I have heard it both ways so much that I don't bat an eye at either anymore. I go more for the second one myself.

WipEout wrote:
Rykin wrote:
McIrishJihad wrote:
Just watched the NewEgg unboxing video. HFS.

What does Apple's Hierarchical File System have to do with this?

It is also completely overpriced/not worth it?

Watching the Newegg video now, out of curiosity, but was wondering-- is that really how "Asus" is pronounced? I always thought it was "Ace-Us" but the Newegg guy keeps saying "Ay-seuss" pretty confidently.

HFS == HOLY f*ckING sh*t

The combination lockbox within a box within a box was just...inception worthy.

I totally agree that it's not worth it.

And I've always seen it as "Ay-seuss".

It'll always be Ay-suss in my heart. But apparently my heart is wrong.

I've heard it pronounced most often ay-zeus.

Dakuna wrote:
I've heard it pronounced most often ay-zeus.

DOES IT LOOK PUERTO RICAN TO YOU?!

Remember that the correct emphasis is on the ay-SOOS. I agree with Wipeout though, even though I say ay-SOOS now because that's the "correct" way, I still want to say AY-suss. Just sounds more correct to me.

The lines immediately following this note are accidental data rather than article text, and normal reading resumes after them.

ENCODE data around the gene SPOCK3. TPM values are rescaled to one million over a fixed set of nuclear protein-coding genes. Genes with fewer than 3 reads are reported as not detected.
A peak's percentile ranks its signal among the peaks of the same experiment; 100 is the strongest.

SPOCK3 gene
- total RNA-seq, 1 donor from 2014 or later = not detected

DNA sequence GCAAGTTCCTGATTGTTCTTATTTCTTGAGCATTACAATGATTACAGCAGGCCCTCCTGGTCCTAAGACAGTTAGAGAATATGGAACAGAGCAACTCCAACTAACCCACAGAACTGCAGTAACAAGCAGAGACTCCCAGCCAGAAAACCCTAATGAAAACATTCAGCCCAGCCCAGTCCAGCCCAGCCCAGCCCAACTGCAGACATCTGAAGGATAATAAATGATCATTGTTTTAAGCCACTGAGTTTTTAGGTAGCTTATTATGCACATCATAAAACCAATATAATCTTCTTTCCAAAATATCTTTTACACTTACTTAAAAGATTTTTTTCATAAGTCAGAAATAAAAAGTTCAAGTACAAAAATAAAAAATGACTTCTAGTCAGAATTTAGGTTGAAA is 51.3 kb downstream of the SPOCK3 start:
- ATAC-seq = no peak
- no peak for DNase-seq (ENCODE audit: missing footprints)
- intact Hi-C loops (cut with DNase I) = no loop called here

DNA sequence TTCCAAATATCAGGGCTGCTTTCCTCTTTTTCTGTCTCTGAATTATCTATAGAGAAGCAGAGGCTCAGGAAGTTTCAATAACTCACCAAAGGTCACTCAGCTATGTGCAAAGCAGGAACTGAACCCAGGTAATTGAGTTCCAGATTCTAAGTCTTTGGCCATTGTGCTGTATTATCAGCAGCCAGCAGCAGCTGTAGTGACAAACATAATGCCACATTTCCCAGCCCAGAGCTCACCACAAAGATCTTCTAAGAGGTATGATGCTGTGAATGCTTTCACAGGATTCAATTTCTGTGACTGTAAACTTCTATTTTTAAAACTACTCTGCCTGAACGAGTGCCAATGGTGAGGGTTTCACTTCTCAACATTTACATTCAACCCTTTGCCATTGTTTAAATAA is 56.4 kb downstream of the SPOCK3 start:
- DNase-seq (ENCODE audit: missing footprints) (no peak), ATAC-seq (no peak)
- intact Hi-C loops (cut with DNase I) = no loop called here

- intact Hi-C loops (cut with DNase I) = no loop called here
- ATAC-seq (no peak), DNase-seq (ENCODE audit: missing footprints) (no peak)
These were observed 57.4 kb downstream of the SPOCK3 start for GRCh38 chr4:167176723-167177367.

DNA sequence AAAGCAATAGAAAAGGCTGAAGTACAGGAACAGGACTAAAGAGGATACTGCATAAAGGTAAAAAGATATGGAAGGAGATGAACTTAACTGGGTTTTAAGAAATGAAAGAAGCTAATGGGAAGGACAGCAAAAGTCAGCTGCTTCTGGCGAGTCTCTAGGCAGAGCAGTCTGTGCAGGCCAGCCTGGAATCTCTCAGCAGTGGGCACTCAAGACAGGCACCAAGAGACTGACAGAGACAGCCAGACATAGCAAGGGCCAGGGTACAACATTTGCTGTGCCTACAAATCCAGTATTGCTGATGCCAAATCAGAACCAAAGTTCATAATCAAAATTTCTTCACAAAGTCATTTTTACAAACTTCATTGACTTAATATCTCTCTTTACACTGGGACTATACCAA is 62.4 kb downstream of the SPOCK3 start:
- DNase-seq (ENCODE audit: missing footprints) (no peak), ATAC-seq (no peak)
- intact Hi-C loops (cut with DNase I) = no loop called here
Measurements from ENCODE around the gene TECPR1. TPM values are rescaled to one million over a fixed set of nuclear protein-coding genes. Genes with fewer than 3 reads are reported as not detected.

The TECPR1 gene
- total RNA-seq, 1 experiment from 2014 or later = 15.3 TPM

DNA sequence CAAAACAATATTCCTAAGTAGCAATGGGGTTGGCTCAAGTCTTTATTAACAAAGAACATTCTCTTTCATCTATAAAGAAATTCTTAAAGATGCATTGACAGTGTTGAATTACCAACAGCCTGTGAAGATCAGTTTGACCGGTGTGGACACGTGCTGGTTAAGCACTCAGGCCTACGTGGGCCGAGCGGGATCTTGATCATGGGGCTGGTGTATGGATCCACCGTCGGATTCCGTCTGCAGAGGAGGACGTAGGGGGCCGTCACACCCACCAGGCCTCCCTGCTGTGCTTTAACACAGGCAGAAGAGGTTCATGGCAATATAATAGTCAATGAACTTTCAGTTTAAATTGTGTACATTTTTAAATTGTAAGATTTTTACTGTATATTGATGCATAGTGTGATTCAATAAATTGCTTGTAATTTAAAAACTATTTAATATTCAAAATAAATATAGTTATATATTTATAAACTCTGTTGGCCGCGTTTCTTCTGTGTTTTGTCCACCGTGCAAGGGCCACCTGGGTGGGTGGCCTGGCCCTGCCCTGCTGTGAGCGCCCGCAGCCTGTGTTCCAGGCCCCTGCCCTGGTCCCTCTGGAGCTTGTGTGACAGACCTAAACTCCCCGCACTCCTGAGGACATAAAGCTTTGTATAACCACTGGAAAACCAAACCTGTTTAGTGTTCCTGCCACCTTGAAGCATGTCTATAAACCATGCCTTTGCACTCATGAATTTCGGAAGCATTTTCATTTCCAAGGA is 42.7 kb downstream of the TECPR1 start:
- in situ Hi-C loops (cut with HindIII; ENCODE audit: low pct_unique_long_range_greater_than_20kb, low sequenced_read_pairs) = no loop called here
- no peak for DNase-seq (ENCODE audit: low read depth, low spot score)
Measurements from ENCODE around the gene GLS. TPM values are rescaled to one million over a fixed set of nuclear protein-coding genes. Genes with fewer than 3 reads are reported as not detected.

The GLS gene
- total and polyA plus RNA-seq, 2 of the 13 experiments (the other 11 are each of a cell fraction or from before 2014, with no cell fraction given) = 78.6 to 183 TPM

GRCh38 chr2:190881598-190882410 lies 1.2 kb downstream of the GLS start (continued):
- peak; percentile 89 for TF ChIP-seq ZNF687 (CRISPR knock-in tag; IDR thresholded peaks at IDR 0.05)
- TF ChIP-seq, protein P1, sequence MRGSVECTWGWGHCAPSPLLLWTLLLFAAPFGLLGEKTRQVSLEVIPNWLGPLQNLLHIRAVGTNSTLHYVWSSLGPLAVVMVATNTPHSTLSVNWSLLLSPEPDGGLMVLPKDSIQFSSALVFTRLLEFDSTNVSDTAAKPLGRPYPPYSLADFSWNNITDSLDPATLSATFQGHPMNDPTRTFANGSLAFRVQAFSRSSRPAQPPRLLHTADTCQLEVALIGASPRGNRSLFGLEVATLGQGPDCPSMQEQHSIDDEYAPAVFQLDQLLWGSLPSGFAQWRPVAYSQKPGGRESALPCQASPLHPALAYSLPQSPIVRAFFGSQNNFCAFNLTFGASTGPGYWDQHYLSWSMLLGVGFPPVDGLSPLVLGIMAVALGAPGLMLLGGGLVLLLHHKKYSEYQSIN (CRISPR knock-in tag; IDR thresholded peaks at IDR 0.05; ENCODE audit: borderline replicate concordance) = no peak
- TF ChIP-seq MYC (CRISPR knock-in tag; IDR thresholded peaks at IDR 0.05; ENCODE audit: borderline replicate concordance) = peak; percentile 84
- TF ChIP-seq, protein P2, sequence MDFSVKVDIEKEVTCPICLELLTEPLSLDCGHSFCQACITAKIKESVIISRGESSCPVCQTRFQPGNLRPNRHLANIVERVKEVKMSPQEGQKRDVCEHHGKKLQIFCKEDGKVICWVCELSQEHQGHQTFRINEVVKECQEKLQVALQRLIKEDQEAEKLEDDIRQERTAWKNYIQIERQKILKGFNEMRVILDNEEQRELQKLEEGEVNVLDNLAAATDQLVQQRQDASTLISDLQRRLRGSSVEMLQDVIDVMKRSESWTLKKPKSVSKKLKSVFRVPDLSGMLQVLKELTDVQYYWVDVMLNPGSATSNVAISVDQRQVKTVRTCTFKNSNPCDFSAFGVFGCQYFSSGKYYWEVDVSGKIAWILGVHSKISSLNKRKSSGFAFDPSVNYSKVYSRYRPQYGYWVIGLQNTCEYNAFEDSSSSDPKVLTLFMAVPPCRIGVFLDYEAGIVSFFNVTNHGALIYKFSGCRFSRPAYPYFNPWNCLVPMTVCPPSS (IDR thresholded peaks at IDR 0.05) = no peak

On the other hand, the correct way to say Ubuntu is oo-BOON-too, and people who say oo-BUN-too really grind my gears

So my plan coming into this year was to build a hackintosh, as I prefer OS X for daily use but still want to play games occasionally. I currently have a bootcamp partition on my 2009 iMac that works fine, and I had planned to continue that setup on a hackintosh. However, it's recently become clear that a laptop would be pretty useful for me. Given that, and my desire to stick with OS X for my daily use, it seems like my best course of action is a Mac laptop and a separate gaming PC.

The most demanding game I currently run is Skyrim, but that's a rarity for me. I generally play stuff in the strategy genre and get sucked into the occasional open world game. Assume I will be playing games at 1080p or at most 1920x1200 and I'd like to be able to run some of the HD mods for Skyrim. What sort of system should I be looking at and would it be more cost effective to build my own (it's been a few years, but I've built 5 or so PCs in the past), or just go with something from Dell or HP or whatever, where I can get a 16% employer discount? Any thoughts?

I'm confused, are you building a hackintosh desktop or buying a Macbook and building a gaming PC (with Windows)?

I think you want a Macbook, but all that intro threw me off.